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Value your own personal integrity -- it is of more importance than anything we learn in this class. We expect every student to engage honestly and fully in the course. Some guidelines:
We expect that all work you submit for daily projects and the final project is your own. Students will not be eligible to receive a completion certificate if Instructors or Section Leaders discover evidence that a submission has been copied from an outside source. We expect students to follow Stanford University's Honor Code Policy. For Computer Science, this includes following these three rules as outlined by the Computer Science Department:
It is an act of plagiarism to submit work that is copied or derived from the work of others and submitted as your own. For example, using a solution from the Internet or a solution from another student (past or present) or some other source, in part or in whole, that is not your own work is a violation of the Honor Code. Many Honor Code infractions we see make use of solution code found online. The best way to steer clear of this possibility is not to search for online solutions to the programming assignments. Moreover, looking at someone else's solution code in order to determine how to solve the problem yourself is also an infraction of the Honor Code. In essence, you should not be looking at someone else's code in order to solve the problems in this class. This is not an appropriate way to "check your work," "get a hint," or "see alternative approaches."
In particular, you should not ask anyone to give you a copy of their code or, conversely, give your code to another student who asks you for it. Similarly, you should not discuss your algorithmic strategies to such an extent that you and your collaborators end up turning in the same code. Moreover, you are expected to take reasonable measures to maintain the privacy of your solutions. For example, you should not leave copies of your work on public computers nor post your solution code on a public website.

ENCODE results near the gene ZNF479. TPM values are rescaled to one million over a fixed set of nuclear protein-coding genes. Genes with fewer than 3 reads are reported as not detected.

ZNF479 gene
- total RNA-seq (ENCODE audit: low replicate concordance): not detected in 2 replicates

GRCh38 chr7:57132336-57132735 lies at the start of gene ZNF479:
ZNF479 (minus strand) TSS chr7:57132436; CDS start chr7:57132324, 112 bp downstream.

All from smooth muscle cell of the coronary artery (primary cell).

If you received aid while producing your solution, you should indicate from whom you got help (if that person is not a section leader, TA, or instructor for this class) and what help you received. A proper citation should specifically identify the source (e.g., person's name, book title, website URL, etc.) and a clear indication of how this assistance influenced your work (be as specific as possible). For example, you might write "I discussed the approach used for sorting numbers in the sortNumbers method with Mary Smith." If you make use of such assistance without giving proper credit, you may be guilty of plagiarism.
It is also important to make sure that the assistance you receive consists of general advice that does not cross the boundary into having someone else write the actual code or show you their code. It is fine to discuss ideas and strategies, but you should be careful to write your programs on your own, as indicated in Rules 1 and 2.
If you are ever in doubt about what does or does not count as plagiarism, please ask your Section Leader or one of the Instructors.
You agree to use the Sites in accordance with all applicable laws. You are responsible for your own communications, including the upload, transmission and posting of information, and are responsible for the consequences of their posting on or through the Site. You further agree that you will not email or post malicious or harmful content anywhere on the Site, or on any other Stanford computing resources including without limitation the following:
Here are some community norms and expectations for Ed:
Please be considerate. These are tough times for many, so please help your classmates and teachers out. CS Bridge is a learning experience free of unacceptable behavior. Bullying and other activities that have the potential to harm other participants is not allowed and will not be tolerated. CS Bridge and the community we create is a place all students should feel welcome in.